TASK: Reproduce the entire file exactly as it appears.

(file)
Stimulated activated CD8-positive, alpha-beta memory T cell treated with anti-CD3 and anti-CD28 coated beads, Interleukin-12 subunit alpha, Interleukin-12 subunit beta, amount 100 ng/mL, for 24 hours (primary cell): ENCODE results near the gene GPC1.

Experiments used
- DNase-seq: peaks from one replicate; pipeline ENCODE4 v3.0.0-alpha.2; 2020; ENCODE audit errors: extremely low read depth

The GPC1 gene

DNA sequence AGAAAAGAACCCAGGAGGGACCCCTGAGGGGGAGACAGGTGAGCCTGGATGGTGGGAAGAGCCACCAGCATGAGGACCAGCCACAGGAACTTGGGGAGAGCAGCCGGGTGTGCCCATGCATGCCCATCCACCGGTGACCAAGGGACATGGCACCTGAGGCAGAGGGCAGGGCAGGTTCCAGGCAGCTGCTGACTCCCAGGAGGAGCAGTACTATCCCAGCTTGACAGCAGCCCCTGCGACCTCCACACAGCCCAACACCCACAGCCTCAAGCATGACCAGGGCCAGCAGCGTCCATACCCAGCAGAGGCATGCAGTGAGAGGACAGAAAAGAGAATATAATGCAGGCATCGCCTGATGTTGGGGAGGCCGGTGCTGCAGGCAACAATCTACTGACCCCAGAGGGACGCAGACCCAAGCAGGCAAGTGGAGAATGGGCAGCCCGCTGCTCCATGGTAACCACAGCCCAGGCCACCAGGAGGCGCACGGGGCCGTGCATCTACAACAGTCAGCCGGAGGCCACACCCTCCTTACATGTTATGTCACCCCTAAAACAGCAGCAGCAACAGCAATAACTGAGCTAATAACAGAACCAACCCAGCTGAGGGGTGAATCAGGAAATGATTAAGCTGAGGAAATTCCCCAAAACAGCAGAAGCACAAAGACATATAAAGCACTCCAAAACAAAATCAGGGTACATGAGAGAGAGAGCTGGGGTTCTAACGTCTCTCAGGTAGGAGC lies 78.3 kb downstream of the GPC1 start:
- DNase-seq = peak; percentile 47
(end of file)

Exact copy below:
Stimulated activated CD8-positive, alpha-beta memory T cell treated with anti-CD3 and anti-CD28 coated beads, Interleukin-12 subunit alpha, Interleukin-12 subunit beta, amount 100 ng/mL, for 24 hours (primary cell): ENCODE results near the gene GPC1.

Experiments used
- DNase-seq: peaks from one replicate; pipeline ENCODE4 v3.0.0-alpha.2; 2020; ENCODE audit errors: extremely low read depth

The GPC1 gene

DNA sequence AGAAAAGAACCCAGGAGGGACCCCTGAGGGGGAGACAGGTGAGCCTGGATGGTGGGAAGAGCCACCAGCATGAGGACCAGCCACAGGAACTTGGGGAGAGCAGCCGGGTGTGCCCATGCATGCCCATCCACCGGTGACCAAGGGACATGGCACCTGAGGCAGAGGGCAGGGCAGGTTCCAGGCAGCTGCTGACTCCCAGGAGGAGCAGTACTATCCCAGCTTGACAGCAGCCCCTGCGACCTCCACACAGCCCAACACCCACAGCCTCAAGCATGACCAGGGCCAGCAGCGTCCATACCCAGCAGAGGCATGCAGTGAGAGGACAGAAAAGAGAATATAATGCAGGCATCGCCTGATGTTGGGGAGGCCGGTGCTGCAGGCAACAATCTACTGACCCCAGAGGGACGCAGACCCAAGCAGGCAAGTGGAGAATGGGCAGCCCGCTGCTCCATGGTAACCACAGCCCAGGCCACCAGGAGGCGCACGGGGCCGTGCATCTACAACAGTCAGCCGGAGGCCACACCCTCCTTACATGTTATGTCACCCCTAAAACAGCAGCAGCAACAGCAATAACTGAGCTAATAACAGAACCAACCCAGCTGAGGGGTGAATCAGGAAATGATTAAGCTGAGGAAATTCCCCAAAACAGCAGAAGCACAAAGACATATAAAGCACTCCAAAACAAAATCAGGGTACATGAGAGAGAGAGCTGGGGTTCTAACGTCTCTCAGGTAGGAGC lies 78.3 kb downstream of the GPC1 start:
- DNase-seq = peak; percentile 47